Site Administrator
Jul 31, 2004
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Ben's Branch, Stephen Creek
NJDEP has a few downloads of hazardous waste sites here: http://www.state.nj.us/dep/gis/lists.html

Just had a very quick look. I used the pinelands boundary (pink outline) to select the Groundwater Contamination Areas (CKE) and Known Contaminated Sites List (KCSL) and ended up with about 500 points in the pines.

waste.jpg


I just randomly selected a bunch of points in the middle of the pines and came up with these.

data.jpg


Not something that I am willing to pursue any further, but you can download the files yourself and see if there are any locations you weren't aware of. You would need some software that can open shapefiles to view the data. The free trial version of Globalmapper should do that, but won't allow you to save anything. http://www.globalmapperforum.com/download/
 
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Badfish740

Explorer
Feb 19, 2005
589
44
Copperhead Road
Interesting. I had never heard of people trucking the waste in to dump. I'd just heard of people dumping stuff on land they owned.

I had the occasion to talk with a retired East Brunswick cop once when I visited a Superfund site (there are many in that area) out there for work. When he had started in the late 1960s it was commonplace for tankers to drive late at night out of the "Chemical Coast" area (Elizabeth, Linden, Rahway, The Amboys, etc... They'd drive along a county road (East Brunswick was still very rural at that time) with the tank valve open, dumping whatever was in the tank on the road to run off onto the roadside. If caught, the excuse was that they didn't know/it was a mistake/deliberate sabotage. They were typically 3rd party waste haulers with connections to organized crime that got contracts to "properly dispose" of hazardous wastes which they got a pretty penny to do, when in reality they themselves paid no disposal fees and pocketed all of the money.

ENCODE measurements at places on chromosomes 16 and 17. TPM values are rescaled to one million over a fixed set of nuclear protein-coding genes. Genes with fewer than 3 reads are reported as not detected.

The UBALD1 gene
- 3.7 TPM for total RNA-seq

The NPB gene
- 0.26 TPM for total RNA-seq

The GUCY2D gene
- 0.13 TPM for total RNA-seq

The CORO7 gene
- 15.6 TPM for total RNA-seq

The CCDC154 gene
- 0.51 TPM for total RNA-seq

It's the same principle as contractors dumping roofing materials, siding, flooring, and other construction/demolition waste in the pines. Dumpsters and tipping fees are expensive. Imagine how much fatter their margins are on a job when they aren't paying disposal fees for that stuff? That's why the fines need to be exponentially increased and the surveillance/patrols stepped up. One instance of illegal dumping should trigger a fine large enough to require liquidation of the business in order to pay.
 

Le Zephyr

New Member
Oct 6, 2014
3
0
34
Jackson, NJ
Badfish - you're right on the money, pun intended. It seems almost all of this activity both past and present is fueled by monetary reasons. I agree about the fines and consequences being more in line with the actual crimes.

Ben - Thanks for the welcome. It's a very real issue that not many are, or ever will be, fully aware of due to its reclusive nature.

Boyd - Thats a very useful tool for exploring existing sites, I'm familiar with the software and am hoping to utilize something similar. Thanks
 

Teegate

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Site Administrator
Sep 17, 2002
23,598
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I They'd drive along a county road (East Brunswick was still very rural at that time) with the tank valve open, dumping whatever was in the tank on the road to run off onto the roadside.


My firmed says they do that on the PA turnpike and his white vehicle had stains on it that never came out.
 

joc

Explorer
May 27, 2010
187
18
Wall, NJ
I'm surprised no one has mentioned the Heritage mineral site . Its a Nuclear waste site (NRC ) , a large developer is attempting to build homes on an adjoining property . Manchester , RT 70 .